The spread of the virus has been further fueled by the arrival in Peru of the more contagious and deadly British strain as well as the Brazilian strain, which has made its way up the Amazon from the COVID-stricken city of Manaus.

Peru’s health care system is on the brink of collapse, with virtually every intensive care (ICU) bed occupied and patients dying for lack of oxygen, much of which has been bought up by the mining companies for use in production.

Last week, the government announced an extension of a partial lockdown imposed on large sections of the country that are worst affected by the virus until the end of this month, when it is expected it will be extended once again.

The first 300,000 Sinopharm doses for mass vaccinations arrived only last week, with another 700,000 delivered over the weekend. The government said that the first to be vaccinated would be frontline health care workers. At least 105 nurses and some 300 doctors have died of COVID-19 since the onset of the pandemic in Peru less than a year ago.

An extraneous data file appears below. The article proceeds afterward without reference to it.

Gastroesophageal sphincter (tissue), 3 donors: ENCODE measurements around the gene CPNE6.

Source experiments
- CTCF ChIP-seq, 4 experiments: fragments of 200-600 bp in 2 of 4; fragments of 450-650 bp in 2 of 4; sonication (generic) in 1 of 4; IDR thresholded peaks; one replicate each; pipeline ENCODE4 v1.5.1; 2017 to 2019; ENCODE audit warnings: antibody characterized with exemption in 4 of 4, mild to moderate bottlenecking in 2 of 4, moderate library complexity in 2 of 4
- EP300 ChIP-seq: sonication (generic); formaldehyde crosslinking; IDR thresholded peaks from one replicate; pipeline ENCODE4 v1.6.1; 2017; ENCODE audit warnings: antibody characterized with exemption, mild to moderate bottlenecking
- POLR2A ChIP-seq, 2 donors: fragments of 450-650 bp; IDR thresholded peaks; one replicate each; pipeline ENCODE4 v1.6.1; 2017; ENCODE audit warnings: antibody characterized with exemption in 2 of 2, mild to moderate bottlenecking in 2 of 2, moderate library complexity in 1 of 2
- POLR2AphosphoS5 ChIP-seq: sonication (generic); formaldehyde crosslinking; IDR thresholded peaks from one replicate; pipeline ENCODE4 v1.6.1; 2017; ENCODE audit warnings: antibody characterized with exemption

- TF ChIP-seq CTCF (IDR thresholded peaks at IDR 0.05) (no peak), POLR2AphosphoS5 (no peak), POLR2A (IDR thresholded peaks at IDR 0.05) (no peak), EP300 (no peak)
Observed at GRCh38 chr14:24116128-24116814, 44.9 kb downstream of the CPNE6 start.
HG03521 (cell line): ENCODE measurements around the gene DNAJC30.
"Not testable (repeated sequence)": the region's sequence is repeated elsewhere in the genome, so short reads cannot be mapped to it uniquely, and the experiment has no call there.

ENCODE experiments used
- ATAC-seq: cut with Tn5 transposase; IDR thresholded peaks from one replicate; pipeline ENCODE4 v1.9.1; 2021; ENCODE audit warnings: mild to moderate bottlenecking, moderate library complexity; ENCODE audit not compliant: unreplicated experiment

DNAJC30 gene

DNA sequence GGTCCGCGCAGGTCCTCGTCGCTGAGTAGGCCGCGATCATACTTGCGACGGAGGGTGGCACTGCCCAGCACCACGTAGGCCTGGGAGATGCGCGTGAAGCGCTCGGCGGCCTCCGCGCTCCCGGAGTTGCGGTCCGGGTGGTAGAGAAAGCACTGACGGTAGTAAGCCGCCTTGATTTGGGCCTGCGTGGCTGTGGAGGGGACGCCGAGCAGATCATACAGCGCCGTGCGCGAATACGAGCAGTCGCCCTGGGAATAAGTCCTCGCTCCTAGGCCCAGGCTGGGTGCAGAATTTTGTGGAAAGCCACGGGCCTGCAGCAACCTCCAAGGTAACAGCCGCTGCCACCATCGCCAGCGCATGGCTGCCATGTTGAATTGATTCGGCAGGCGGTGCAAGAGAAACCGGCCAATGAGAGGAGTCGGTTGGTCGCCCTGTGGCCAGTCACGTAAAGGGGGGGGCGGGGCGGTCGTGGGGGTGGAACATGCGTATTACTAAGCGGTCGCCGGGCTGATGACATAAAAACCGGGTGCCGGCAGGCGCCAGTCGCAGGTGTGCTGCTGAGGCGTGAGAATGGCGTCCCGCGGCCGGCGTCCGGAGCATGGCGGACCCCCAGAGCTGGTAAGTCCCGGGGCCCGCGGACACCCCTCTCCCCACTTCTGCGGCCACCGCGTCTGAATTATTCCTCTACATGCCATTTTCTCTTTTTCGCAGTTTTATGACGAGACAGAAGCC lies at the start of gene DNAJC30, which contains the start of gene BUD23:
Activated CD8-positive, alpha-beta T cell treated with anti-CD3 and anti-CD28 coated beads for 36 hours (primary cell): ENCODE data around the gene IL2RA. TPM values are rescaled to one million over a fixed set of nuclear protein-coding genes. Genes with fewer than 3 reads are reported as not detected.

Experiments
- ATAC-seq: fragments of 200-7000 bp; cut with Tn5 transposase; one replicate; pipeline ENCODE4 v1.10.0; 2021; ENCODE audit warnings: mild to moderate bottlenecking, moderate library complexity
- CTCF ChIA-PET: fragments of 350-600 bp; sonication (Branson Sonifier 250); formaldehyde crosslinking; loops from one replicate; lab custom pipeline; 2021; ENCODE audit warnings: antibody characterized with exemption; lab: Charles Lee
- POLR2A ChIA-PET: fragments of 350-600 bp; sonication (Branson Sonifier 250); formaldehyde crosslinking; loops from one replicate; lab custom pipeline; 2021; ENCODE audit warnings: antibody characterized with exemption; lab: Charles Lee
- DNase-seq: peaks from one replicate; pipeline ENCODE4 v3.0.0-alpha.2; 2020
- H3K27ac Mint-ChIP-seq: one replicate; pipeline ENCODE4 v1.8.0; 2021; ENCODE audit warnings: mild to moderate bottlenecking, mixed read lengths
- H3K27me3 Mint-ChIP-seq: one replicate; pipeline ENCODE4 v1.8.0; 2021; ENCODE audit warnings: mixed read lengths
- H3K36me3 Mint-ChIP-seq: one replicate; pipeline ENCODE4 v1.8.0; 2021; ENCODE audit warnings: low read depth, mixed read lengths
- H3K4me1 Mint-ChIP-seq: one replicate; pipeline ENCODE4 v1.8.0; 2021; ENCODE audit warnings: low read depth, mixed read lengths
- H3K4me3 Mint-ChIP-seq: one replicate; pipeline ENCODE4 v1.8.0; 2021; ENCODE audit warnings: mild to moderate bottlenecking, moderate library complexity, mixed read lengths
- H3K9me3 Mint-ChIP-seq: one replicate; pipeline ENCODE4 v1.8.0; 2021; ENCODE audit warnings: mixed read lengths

President Francisco Sagasti condemned the actions of his predecessor: “I feel indignant and furious, because this puts at risk the efforts of many Peruvians on the font line against COVID-19. I still cannot understand how some functionaries have not taken this situation into account.”

Sagasti was installed by the Peruvian parliament last November following mass protests over the congressional impeachment of Vizcarra on unsubstantiated charges of “moral incapacity,” and his brief replacement by the president of the Congress, Manuel Merino, at the head of an extreme right-wing cabinet. Popular demonstrations against what amounted to a congressional coup sharply intensified after police shot dead two youthful protesters.

Sagasti’s posture of indignation and fury is driven by fear that revelations over the illicit vaccinations of Vizcarra and other top government officials will trigger renewed popular upheavals within a population already outraged over the government’s catastrophic mishandling of the pandemic and chafing under rolling lockdowns that have left many without jobs or income, while seeming to do little to stop the spread of the virus.